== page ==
Criterion (iii): Trier bears exceptional testimony to Roman civilisation due to the density and the quality of the monuments preserved: the bridge, the remains of the fortified wall, thermae, amphitheatre, storehouses etc. Funeral art, as demonstrated by the nomination of the Igel Column, and the craftsmanship of potters, glassworkers and minters flourished particularly.

Criterion (iv): Trier, along with Istanbul, is the example of a large Roman capital after the division of the Empire. The remains of the imperial palace, in addition to the Aula Palatina and the imperial thermae (the largest of the Roman Empire after those of Diocletian and Caracalla in Rome) are impressive in their enormity. Under the north basilica (now the Cathedral), the decoration of a painted ceiling, where members of the imperial family (most probably Helena and Fausta) appear to be identifiable, also bears testimony to the Aulic character of the architecture.

Criterion (vi): Trier is directly and tangibly associated with one of the major events of human history, Constantine’s march against Maxence in 312, which was a prelude to the Edict of Milan (313) and which meant the recognition of Christianity.


The layout of the city still corresponds to its 2nd century configuration, with the major thoroughfares of the cardo (Simeonstrasse) and the decumanus (Kaiserstrasse). The components of the World Heritage property are partly well-preserved ruins (Barbara Baths, Imperial Baths, Amphitheatre), monuments that regained their Roman appearance in the 19th century by deletion of later additions (Porta Nigra) or reconstruction (Basilica) or incorporate Roman structures (Moselle Bridge, Cathedral). The Igel Column survived unaltered, the Church of Our Lady replaced the south church of the Constantine Cathedral complex in the 13th century. By their layout and dimension, all Roman buildings furnish evidence of importance of the former capital of the Western Empire to this day. All components are treasured main historic monuments.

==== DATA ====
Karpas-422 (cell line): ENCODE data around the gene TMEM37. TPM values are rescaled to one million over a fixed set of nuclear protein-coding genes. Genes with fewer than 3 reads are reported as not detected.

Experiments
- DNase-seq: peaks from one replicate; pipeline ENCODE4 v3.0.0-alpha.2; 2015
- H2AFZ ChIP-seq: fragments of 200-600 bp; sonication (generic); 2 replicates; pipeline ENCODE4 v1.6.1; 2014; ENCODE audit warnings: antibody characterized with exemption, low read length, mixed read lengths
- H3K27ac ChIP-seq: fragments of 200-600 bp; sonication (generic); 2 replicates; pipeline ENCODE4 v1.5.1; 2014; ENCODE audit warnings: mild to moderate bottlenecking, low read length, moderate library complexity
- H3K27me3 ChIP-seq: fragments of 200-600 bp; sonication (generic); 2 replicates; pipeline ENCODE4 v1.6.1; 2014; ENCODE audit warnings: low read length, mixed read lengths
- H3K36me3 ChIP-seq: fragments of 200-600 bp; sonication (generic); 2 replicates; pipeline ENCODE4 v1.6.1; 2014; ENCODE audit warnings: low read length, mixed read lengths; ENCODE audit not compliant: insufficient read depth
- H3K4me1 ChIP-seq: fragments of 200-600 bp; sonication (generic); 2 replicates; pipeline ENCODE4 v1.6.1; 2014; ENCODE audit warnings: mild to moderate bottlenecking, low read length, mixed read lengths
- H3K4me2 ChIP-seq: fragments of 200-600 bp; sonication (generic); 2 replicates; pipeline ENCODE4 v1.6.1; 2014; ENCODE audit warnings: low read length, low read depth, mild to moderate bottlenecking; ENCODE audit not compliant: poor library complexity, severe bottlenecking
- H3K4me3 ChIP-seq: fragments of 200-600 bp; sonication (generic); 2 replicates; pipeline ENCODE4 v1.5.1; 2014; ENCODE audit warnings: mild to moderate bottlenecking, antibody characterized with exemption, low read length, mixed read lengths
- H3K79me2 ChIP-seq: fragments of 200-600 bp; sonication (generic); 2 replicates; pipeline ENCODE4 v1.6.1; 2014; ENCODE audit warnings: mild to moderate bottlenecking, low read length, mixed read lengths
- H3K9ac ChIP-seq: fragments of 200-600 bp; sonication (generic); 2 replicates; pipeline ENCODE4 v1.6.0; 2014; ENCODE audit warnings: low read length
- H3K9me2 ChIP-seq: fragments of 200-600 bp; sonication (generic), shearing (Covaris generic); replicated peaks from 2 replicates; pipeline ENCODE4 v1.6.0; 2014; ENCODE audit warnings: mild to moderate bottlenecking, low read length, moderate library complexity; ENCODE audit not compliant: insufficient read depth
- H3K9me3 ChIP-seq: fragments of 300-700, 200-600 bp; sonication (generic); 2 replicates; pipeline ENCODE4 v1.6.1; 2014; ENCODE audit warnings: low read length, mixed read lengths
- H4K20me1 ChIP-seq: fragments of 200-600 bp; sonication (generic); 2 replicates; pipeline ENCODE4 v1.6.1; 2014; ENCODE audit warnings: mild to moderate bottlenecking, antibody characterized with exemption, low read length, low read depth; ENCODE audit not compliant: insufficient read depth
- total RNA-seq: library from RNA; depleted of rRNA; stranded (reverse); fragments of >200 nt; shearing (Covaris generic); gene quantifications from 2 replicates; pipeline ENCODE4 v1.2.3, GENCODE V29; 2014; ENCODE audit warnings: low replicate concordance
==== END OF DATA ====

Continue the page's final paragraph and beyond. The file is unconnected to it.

The efforts concerning the protection and preservation of the Roman monuments in Trier started at the beginning of the 19th century; they are closely connected with the development of monument protection in Prussia. Hence, these monuments are not only authentic documents of the Roman period, but also significant examples of the history of monument preservation in Germany. In World War II, only the Basilica and the Church of Our Lady were damaged by fire and bombs; they were carefully restored between 1954-1956 and 1946-1949 respectively.

Protection and management requirements

The laws and regulations of the Federal Republic of Germany and the State of Rhineland-Palatinate guarantee the consistent protection of the Roman Monuments, Cathedral of St Peter and Church of Our Lady in Trier. They are listed monuments according to the Rhineland-Palatinate Monument Protection Act. Once finalised and approved, a buffer zone will exist for the property.

Conservation and construction issues are dealt with and managed in close cooperation between the owners (Federal State of Rhineland-Palatinate, City of Trier, Diocese of Trier), the responsible conservation authorities and building administrations, the Ministry for Science and Culture and the Trier-Commission, which was founded in 1926. The memorandum “Save the archaeological heritage of Trier” guides the conservation measures undertaken by the owners of the properties. It is presented by an advisory board, the Trier-Commission, which is continuously monitoring the Roman monuments. A Management Plan will be put up in the near future and will consist of a set of maintenance and conservation measures to ensure the further protection of the property, the sustainable use and the interpretation to the public.